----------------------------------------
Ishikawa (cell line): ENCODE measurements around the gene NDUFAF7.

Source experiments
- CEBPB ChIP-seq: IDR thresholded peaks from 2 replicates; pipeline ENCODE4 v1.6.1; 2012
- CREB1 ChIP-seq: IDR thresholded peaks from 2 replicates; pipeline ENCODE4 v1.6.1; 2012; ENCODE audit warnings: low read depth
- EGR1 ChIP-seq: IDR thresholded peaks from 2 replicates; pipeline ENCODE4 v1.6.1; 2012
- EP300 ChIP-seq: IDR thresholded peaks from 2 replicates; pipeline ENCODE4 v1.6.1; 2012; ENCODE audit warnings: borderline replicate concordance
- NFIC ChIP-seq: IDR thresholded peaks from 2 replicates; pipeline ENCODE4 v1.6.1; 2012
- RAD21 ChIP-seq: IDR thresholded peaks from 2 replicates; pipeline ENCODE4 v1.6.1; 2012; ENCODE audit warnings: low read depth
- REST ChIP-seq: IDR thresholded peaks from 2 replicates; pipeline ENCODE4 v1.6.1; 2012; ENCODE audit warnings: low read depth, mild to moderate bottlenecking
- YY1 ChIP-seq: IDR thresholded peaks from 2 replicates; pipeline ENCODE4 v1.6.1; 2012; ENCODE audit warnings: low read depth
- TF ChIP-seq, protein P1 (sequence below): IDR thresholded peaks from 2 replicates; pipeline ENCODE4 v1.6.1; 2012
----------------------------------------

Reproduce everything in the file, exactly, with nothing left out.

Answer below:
Ishikawa (cell line): ENCODE measurements around the gene NDUFAF7.

Source experiments
- CEBPB ChIP-seq: IDR thresholded peaks from 2 replicates; pipeline ENCODE4 v1.6.1; 2012
- CREB1 ChIP-seq: IDR thresholded peaks from 2 replicates; pipeline ENCODE4 v1.6.1; 2012; ENCODE audit warnings: low read depth
- EGR1 ChIP-seq: IDR thresholded peaks from 2 replicates; pipeline ENCODE4 v1.6.1; 2012
- EP300 ChIP-seq: IDR thresholded peaks from 2 replicates; pipeline ENCODE4 v1.6.1; 2012; ENCODE audit warnings: borderline replicate concordance
- NFIC ChIP-seq: IDR thresholded peaks from 2 replicates; pipeline ENCODE4 v1.6.1; 2012
- RAD21 ChIP-seq: IDR thresholded peaks from 2 replicates; pipeline ENCODE4 v1.6.1; 2012; ENCODE audit warnings: low read depth
- REST ChIP-seq: IDR thresholded peaks from 2 replicates; pipeline ENCODE4 v1.6.1; 2012; ENCODE audit warnings: low read depth, mild to moderate bottlenecking
- YY1 ChIP-seq: IDR thresholded peaks from 2 replicates; pipeline ENCODE4 v1.6.1; 2012; ENCODE audit warnings: low read depth
- TF ChIP-seq, protein P1 (sequence below): IDR thresholded peaks from 2 replicates; pipeline ENCODE4 v1.6.1; 2012